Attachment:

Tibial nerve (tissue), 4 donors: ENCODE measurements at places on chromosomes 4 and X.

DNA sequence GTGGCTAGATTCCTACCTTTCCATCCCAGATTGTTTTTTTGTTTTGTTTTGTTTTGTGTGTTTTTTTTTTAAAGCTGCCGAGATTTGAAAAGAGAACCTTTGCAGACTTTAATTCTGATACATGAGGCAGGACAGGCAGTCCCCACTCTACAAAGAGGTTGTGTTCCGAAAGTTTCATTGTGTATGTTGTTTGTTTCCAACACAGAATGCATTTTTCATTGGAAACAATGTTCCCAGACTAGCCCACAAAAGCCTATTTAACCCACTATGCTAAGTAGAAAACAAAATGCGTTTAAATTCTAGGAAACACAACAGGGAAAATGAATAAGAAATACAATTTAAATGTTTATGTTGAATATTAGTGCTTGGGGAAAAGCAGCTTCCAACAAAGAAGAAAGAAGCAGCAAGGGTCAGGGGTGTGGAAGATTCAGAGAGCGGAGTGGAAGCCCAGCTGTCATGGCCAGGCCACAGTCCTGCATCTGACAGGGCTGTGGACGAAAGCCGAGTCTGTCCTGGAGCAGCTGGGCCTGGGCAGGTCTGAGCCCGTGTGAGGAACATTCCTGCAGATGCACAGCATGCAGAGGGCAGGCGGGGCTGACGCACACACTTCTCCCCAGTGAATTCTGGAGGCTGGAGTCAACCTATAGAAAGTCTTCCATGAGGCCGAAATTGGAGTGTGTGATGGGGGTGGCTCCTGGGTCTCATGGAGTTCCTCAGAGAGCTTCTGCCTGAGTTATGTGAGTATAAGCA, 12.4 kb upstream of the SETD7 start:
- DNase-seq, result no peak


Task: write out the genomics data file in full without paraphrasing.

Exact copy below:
Tibial nerve (tissue), 4 donors: ENCODE measurements at places on chromosomes 4 and X.

DNA sequence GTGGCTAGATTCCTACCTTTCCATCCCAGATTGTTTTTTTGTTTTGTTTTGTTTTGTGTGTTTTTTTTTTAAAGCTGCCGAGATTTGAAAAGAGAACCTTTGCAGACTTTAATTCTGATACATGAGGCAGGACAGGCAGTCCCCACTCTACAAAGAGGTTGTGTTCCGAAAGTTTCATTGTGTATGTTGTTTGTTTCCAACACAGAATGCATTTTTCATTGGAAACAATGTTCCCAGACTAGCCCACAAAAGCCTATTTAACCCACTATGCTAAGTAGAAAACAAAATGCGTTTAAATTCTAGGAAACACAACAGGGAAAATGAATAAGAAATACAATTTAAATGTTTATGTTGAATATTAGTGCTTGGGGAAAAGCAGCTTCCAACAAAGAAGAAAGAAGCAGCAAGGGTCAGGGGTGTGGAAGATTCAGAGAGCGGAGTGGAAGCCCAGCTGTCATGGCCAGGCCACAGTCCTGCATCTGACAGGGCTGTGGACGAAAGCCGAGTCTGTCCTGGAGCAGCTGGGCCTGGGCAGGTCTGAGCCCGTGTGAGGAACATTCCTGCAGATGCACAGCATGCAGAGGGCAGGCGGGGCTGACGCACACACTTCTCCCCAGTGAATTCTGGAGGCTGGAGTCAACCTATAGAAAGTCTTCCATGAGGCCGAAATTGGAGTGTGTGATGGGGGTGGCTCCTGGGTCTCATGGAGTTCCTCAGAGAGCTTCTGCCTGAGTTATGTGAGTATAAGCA, 12.4 kb upstream of the SETD7 start:
- DNase-seq, result no peak